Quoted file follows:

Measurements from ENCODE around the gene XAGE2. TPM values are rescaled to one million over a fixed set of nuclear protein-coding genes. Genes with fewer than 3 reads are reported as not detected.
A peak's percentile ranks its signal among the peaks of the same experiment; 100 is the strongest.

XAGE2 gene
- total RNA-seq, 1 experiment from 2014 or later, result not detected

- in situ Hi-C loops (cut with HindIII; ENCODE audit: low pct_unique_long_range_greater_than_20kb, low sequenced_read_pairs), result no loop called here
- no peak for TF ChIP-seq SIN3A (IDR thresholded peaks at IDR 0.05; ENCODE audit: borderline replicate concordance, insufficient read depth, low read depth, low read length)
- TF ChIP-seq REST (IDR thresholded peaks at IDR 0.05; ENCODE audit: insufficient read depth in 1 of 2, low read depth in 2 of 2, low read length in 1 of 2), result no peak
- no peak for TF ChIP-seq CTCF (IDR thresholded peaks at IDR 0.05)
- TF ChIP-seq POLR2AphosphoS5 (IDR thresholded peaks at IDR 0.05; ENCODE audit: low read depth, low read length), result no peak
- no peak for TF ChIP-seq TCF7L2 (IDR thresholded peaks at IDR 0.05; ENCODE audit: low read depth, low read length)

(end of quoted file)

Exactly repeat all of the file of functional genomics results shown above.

Measurements from ENCODE around the gene XAGE2. TPM values are rescaled to one million over a fixed set of nuclear protein-coding genes. Genes with fewer than 3 reads are reported as not detected.
A peak's percentile ranks its signal among the peaks of the same experiment; 100 is the strongest.

XAGE2 gene
- total RNA-seq, 1 experiment from 2014 or later, result not detected

- in situ Hi-C loops (cut with HindIII; ENCODE audit: low pct_unique_long_range_greater_than_20kb, low sequenced_read_pairs), result no loop called here
- no peak for TF ChIP-seq SIN3A (IDR thresholded peaks at IDR 0.05; ENCODE audit: borderline replicate concordance, insufficient read depth, low read depth, low read length)
- TF ChIP-seq REST (IDR thresholded peaks at IDR 0.05; ENCODE audit: insufficient read depth in 1 of 2, low read depth in 2 of 2, low read length in 1 of 2), result no peak
- no peak for TF ChIP-seq CTCF (IDR thresholded peaks at IDR 0.05)
- TF ChIP-seq POLR2AphosphoS5 (IDR thresholded peaks at IDR 0.05; ENCODE audit: low read depth, low read length), result no peak
- no peak for TF ChIP-seq TCF7L2 (IDR thresholded peaks at IDR 0.05; ENCODE audit: low read depth, low read length)